Swollen gums are abnormally enlarged, bulging, or protruding.
Swollen gums; Gingival swelling
- Infection by a virus or fungus
- Poorly fitting dentures
- Sensitivity to toothpaste or mouthwash
- Side effect of a drug such as Dilantin or phenobarbital
Improve your nutrition if it is poor.
Avoid gum irritants such as commercial mouthwashes, alcohol, and tobacco. Change your toothpaste brand and avoid using mouthwashes if your swollen gums are caused by sensitivity to toothpaste or mouthwash.
Use good oral hygiene. See a periodontist or dentist at least every 6 months.
If your swollen gums are caused by a reaction to a drug, talk to your doctor about using a different type of medication. Never change medications without first talking to your doctor.
- Swelling is severe, persistent, or is accompanied by other unexplained symptoms
- Discomfort is associated with swelling
The dentist will examine your mouth, teeth, and gums. You will be asked questions about your medical history and symptoms, such as:
- Time pattern
- Did the swelling begin recently?
- Are they always swollen?
- Does the amount of swelling change?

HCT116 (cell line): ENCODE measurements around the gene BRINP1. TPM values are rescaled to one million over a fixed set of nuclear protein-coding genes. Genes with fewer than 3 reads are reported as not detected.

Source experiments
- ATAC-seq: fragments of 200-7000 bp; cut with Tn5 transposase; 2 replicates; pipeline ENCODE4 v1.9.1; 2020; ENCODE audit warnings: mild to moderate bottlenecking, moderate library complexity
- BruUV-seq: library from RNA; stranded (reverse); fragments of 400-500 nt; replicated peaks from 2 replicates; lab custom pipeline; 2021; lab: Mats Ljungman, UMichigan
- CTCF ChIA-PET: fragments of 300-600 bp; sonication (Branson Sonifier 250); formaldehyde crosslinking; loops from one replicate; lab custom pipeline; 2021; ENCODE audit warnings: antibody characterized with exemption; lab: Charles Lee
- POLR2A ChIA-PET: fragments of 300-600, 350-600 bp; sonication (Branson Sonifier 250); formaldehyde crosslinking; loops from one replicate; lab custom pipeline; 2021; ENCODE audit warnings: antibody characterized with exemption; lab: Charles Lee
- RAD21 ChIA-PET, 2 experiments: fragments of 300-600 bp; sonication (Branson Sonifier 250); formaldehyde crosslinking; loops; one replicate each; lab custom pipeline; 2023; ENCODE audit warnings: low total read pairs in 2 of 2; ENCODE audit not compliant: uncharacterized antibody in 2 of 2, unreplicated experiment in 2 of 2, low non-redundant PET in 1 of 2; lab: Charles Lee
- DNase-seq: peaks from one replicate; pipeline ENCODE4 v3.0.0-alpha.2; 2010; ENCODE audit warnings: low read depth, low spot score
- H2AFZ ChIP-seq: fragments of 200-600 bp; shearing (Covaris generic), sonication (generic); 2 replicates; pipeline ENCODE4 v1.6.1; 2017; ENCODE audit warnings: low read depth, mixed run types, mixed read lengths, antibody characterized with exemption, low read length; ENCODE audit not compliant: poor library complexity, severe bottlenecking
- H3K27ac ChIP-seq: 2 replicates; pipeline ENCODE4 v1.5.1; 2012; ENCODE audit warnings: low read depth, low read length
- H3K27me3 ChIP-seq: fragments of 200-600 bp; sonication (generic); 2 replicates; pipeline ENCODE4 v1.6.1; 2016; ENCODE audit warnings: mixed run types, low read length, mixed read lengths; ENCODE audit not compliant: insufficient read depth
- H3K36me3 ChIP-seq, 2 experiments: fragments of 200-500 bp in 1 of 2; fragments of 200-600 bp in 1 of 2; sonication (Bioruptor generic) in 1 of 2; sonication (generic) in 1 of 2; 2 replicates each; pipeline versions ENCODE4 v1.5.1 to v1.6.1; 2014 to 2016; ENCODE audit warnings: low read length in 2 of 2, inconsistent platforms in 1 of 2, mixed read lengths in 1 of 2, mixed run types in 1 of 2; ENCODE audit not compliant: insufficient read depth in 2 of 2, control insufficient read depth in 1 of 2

- Does it only occur occasionally?
- Have you had gum problems before?
- Oral hygiene habits
- How often do you brush?
- How often do you floss?
- How hard of a toothbrush is used?
- How vigorously do you brush?
- What are other habits (use of toothpicks or other)?
- When was the last time you had the teeth professionally cleaned (at the dentist)?
- Eating habits
- Have you changed your diet?
- Do you eat adequate amounts of fruits and vegetables?
- Do you take supplemental vitamins?
- What medications do you take?
- Are you pregnant?
- Have you changed mouthwash or toothpaste recently?
- What other symptoms do you have? For example, breath odor, sore throat, pain.
Tests may include blood studies such as a CBC or blood differential.
The patient will be taught proper mouth and gum care.
Gum swelling is quite common and may involve one or many of the triangular-shaped bits of gum between nearby teeth. These sections are called papillae.
Occasionally, the gums swell significantly, blocking the teeth completely.
Review Date: 2/22/2010
Reviewed By: Jack D. Rosenberg, DDS, Advanced Dental Care, Palm Beach Gardens, FL. Review provided by VeriMed Healthcare Network. Also reviewed by David Zieve, M.D., MHA, Medical Director, A.D.A.M., Inc.
The information provided herein should not be used during any medical emergency or for the diagnosis or treatment of any medical condition. A licensed medical professional should be consulted for diagnosis and treatment of any and all medical conditions. Call 911 for all medical emergencies. Links to other sites are provided for information only -- they do not constitute endorsements of those other sites. © 1997- 2009 A.D.A.M., Inc. Any duplication or distribution of the information contained herein is strictly prohibited.